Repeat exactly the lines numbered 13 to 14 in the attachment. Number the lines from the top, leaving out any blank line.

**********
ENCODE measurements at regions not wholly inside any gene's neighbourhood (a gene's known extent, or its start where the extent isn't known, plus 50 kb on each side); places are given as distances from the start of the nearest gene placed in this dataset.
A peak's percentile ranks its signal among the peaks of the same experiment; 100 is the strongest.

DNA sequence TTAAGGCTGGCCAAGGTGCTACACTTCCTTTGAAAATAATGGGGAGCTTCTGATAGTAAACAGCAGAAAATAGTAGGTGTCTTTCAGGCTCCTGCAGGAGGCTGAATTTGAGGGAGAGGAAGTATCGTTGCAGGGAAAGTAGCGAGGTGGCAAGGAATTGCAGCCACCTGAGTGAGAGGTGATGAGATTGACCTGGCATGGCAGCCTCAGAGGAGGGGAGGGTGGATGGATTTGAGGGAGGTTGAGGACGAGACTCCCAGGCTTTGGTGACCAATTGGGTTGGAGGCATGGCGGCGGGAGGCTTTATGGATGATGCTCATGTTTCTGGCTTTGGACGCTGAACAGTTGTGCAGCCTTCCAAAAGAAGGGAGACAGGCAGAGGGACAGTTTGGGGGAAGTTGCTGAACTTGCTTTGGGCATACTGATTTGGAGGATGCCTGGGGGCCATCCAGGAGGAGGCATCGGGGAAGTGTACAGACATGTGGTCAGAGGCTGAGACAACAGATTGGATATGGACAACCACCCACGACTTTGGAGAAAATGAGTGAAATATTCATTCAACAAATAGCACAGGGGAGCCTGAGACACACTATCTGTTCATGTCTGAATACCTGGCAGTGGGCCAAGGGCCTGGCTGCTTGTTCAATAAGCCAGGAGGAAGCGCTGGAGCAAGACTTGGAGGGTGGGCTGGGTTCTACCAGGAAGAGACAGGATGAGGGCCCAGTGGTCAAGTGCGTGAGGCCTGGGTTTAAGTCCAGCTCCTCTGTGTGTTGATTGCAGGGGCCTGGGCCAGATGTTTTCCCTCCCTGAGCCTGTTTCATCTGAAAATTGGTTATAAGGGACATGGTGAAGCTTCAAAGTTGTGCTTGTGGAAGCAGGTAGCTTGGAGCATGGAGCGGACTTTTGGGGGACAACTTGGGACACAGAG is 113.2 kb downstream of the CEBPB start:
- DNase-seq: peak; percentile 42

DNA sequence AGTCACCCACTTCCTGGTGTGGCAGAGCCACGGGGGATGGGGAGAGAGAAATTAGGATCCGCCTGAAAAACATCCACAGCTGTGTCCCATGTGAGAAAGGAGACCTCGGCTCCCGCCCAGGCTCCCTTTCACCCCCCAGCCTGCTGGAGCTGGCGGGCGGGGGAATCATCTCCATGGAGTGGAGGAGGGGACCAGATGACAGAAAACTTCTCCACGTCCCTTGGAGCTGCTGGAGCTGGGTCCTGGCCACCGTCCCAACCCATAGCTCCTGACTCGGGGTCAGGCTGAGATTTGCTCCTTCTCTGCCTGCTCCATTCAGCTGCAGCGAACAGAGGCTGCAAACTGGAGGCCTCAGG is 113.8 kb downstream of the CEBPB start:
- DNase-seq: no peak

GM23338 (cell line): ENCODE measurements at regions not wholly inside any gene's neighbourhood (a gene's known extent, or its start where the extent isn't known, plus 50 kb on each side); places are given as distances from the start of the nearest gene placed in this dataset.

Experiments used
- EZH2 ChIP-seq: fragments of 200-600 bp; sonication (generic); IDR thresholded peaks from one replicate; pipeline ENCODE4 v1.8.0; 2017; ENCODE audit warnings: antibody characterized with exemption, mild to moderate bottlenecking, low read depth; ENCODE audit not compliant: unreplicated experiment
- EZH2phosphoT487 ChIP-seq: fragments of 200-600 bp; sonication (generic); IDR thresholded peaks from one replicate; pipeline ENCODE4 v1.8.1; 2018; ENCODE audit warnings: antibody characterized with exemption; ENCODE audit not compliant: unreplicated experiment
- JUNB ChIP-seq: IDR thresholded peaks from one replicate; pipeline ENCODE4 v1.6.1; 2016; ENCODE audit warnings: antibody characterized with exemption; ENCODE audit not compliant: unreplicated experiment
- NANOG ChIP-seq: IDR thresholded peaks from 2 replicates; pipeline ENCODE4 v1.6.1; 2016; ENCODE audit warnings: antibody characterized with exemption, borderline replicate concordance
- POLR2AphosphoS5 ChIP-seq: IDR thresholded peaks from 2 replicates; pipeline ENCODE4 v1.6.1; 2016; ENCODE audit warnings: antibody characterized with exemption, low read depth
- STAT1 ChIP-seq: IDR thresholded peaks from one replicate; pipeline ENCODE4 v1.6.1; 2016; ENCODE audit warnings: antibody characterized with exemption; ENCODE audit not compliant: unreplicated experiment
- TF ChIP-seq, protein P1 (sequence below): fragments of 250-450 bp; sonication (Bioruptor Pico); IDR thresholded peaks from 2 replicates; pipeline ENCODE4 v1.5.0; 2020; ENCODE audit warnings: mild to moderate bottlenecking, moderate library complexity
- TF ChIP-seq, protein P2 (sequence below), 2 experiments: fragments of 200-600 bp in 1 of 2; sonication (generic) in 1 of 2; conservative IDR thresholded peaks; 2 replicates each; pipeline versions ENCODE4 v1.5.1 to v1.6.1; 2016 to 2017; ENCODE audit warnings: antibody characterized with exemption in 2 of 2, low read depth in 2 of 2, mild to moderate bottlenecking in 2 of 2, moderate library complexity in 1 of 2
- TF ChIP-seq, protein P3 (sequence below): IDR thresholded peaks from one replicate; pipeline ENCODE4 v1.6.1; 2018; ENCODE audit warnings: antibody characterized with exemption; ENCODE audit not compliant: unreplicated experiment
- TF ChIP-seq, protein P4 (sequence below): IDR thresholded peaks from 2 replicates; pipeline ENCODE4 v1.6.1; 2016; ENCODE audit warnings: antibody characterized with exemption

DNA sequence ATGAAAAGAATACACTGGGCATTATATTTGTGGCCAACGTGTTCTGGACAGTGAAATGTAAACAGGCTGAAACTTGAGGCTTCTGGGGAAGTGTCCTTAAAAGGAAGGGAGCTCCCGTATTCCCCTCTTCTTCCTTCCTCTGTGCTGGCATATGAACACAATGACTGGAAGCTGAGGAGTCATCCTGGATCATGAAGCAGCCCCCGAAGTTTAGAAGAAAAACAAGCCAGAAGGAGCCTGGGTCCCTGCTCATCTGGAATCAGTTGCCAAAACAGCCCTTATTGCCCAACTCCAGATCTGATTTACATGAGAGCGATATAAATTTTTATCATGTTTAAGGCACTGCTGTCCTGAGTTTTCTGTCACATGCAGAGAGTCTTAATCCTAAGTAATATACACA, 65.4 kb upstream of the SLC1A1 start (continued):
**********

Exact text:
- POLR2AphosphoS5 ChIP-seq: IDR thresholded peaks from 2 replicates; pipeline ENCODE4 v1.6.1; 2016; ENCODE audit warnings: antibody characterized with exemption, low read depth
- STAT1 ChIP-seq: IDR thresholded peaks from one replicate; pipeline ENCODE4 v1.6.1; 2016; ENCODE audit warnings: antibody characterized with exemption; ENCODE audit not compliant: unreplicated experiment